U.S. Fish and Wildlife Service, Marvin Moriarty, Associated Press
This March 26, 2009 photo provided by the U.S. Fish and Wildlife Service shows a little brown bat with white-nose syndrome in the Greeley Mine in Stockbridge, Vt. Scientists studying the mysterious ailment that has killed millions of bats in North America said in December 2011 that they are again finding small groups of surviving, healthy bats.

MONTPELIER, Vt. — Scientists studying the mysterious ailment that has killed millions of bats in an epidemic that is spreading across North America say they are finding small groups of surviving, healthy bats.

The scientists don't know why, and it's too soon to say if the surviving colonies found in Vermont, Pennsylvania and elsewhere could eventually repopulate the region. But they are planning to study the survivors in hopes of finding answers.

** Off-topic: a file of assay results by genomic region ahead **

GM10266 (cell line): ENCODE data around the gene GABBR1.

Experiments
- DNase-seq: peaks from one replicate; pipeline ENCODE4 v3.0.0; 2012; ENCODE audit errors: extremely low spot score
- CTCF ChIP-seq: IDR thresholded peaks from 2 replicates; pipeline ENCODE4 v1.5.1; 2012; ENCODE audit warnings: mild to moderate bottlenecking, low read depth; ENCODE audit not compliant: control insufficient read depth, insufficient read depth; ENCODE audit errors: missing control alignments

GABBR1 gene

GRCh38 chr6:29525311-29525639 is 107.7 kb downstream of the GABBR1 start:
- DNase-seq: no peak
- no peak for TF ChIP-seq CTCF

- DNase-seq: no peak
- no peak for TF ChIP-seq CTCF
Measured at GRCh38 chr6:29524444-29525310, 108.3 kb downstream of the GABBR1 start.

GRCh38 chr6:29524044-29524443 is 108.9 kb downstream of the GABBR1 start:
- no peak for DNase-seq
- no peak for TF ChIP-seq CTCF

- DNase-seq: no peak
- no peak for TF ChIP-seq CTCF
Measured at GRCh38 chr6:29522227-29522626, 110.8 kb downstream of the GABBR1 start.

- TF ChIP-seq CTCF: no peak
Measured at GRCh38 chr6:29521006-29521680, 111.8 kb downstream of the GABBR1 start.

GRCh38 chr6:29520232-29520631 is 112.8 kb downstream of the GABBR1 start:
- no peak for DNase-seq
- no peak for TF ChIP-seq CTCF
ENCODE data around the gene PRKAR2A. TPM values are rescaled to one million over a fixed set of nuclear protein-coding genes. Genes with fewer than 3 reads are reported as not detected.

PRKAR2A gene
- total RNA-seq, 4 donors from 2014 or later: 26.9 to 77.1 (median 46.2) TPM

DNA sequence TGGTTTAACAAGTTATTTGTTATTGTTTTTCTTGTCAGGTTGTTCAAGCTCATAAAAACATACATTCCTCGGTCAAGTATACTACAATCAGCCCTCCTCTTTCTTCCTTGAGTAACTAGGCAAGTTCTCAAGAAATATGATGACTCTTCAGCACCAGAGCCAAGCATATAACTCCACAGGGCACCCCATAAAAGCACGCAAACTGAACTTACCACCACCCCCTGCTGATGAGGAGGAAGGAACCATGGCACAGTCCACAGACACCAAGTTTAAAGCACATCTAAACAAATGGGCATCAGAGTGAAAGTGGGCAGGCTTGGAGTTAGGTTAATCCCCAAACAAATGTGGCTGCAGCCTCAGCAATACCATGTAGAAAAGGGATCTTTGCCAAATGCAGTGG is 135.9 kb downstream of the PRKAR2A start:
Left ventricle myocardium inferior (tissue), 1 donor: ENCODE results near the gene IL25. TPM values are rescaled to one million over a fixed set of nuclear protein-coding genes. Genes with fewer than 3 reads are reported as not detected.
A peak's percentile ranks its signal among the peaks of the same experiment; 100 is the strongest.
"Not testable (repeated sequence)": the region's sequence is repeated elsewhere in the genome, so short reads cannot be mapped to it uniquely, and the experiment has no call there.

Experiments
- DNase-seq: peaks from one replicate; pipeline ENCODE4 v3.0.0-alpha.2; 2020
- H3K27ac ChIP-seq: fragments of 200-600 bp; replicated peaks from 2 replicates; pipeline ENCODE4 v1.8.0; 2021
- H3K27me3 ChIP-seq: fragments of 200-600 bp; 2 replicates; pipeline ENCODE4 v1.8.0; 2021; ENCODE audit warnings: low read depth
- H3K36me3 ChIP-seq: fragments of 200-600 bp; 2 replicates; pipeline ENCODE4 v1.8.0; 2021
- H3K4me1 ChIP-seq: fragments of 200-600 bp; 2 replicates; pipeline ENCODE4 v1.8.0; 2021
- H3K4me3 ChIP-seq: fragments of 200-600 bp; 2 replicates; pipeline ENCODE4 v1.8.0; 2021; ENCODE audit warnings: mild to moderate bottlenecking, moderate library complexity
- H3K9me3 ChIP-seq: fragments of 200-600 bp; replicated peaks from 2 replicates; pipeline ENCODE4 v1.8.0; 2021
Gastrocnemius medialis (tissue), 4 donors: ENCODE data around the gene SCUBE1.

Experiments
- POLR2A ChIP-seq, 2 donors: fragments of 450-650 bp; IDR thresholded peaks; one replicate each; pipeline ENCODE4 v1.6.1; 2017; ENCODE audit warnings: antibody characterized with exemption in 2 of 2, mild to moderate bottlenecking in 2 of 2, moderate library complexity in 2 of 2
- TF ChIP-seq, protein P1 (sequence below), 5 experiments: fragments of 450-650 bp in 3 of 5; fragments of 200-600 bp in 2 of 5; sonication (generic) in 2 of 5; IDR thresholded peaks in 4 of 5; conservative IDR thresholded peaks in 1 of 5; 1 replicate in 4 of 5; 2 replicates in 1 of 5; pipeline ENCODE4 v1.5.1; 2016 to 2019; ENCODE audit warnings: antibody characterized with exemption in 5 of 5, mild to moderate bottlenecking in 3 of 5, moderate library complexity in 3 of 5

The scientists are planning to meet next month in Pennsylvania to seek the best ways to learn from the survivors.

Scott Darling of the Vermont Department of Fish and Wildlife says biologists have found 15 colonies in the western part of the state where bats are surviving and appear to be healthy.